Distributed Denial of Service — also known as DDoS attacks — are a fairly common way to block access to a site. A multitude of requests for a web page, usually generated by scripts or bots, overloads the servers and access is knocked out. Sometimes, a DDoS is used to make a political point or for trolling. In Bitly’s case, it may have been a trial run for something bigger.
We are currently working to mitigate a DDoS attack. Some of our site may be unavailable, but we're working to restore full functionality.
— Bitly (@Bitly) February 26, 2014
Bitly is a URL shortening service that has been creating custom services for SMBs and larger corporations like Pepsi, The New York Times and Symantec for years. According to findings from Symantec security response manager Satnam Harang, spammers had somehow gotten their hands on Bitly’s corporate API keys.
SC Magazine quotes Harang saying, “spammers have found a way to create their own links using branded short domains in order to entice users into a false sense of security.”
Armed with this knowledge, it’s possible that Bitly decided to take proactive measures to protect its services. And according to Cesar Cerrudo, CTO of IOActive Labs, such action could have led spammers to seek revenge. “DDoS is the weapon of choice for cyber crime and criminals to attack sites that could or have interfered with their ‘business,’” Cerrudo told SCMagazine.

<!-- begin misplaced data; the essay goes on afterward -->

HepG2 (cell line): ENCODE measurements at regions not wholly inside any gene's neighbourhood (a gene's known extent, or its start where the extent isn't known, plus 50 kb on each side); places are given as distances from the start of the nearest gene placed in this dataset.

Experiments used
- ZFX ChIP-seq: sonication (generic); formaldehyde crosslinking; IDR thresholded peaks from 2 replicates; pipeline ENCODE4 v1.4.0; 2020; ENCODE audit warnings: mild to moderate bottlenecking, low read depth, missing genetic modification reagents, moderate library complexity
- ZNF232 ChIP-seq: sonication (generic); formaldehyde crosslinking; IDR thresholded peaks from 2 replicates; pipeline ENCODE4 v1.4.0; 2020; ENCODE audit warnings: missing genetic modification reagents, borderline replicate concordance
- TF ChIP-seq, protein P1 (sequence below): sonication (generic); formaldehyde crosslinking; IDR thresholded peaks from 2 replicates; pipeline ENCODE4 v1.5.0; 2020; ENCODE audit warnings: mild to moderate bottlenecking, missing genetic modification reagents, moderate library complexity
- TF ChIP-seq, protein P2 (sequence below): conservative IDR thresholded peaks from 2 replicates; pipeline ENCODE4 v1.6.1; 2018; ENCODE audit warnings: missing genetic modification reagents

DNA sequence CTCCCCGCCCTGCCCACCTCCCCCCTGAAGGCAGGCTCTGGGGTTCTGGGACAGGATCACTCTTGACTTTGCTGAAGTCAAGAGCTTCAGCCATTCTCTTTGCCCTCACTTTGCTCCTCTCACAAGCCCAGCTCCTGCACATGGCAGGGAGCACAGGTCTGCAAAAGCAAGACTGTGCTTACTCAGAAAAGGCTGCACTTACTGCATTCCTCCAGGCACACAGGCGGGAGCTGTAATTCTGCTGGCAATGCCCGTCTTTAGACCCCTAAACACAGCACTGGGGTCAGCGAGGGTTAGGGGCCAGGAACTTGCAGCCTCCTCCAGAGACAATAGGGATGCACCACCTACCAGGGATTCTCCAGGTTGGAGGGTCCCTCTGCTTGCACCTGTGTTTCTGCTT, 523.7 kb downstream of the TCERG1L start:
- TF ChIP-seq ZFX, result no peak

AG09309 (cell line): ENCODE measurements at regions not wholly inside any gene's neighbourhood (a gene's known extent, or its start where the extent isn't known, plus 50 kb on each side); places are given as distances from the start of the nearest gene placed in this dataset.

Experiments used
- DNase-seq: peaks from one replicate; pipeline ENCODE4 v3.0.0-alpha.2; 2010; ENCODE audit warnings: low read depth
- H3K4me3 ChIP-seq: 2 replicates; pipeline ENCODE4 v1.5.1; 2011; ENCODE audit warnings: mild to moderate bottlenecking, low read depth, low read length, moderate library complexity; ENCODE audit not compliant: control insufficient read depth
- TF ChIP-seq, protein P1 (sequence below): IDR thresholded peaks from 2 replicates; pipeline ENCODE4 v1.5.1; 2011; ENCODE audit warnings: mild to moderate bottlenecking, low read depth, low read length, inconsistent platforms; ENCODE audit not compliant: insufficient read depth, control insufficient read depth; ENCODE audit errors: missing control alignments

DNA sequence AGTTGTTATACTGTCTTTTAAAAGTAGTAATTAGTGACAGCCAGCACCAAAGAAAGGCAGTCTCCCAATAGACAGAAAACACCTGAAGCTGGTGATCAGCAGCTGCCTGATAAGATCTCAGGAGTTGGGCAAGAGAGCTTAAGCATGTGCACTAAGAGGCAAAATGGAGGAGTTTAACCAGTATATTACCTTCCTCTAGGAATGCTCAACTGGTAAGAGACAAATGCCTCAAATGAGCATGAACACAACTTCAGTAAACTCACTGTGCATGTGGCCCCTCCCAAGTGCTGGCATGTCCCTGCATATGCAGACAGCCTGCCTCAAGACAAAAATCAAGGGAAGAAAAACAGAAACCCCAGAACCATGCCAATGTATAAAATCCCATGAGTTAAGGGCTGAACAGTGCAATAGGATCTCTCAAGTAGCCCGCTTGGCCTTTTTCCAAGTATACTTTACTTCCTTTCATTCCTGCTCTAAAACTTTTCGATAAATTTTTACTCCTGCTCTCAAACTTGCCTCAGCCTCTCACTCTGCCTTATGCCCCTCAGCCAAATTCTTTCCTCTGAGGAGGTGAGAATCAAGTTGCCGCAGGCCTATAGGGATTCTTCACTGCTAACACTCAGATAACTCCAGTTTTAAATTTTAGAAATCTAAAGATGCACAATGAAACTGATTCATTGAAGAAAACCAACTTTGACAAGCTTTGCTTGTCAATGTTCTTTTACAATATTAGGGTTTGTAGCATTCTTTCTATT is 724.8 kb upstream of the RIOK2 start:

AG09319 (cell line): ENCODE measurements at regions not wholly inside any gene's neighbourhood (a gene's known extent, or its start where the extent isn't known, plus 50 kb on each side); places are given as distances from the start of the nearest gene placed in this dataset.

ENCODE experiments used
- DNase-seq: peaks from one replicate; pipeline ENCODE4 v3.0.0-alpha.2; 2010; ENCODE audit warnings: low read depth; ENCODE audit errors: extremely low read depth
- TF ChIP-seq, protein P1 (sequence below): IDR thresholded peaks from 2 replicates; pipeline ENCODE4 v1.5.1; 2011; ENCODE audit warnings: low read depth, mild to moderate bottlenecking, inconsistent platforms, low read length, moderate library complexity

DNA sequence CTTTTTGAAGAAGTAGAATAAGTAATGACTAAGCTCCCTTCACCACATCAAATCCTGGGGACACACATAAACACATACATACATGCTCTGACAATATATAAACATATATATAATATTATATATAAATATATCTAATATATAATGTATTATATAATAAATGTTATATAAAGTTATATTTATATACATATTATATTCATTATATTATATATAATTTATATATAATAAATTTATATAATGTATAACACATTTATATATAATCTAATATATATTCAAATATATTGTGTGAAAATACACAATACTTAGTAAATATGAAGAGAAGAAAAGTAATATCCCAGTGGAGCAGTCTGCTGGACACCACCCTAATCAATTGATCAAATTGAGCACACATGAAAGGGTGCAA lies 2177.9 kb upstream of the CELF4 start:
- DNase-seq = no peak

Lamar Bailey, director of security R&D at Tripwire, thinks the DDoS may be more worrying than simple revenge.
A successful attack on Bitly is more than likely a practice run for a larger scale attack planed in the future. A DDoS of Bitly shows that the attack will work on pretty sophisticated sites without tipping off the intended target. Reports have been circulating from ARN and Prolexic about DDoS potential attacks on the financial sector so this could be a dry run.”
The good news is that Bitly had planned for this very contingency and was able to respond to the attack quickly. The outage lasted less than an hour and no data was compromised. Bitly, or any other online service, might not be so lucky next time.
Image credit: GirlieMac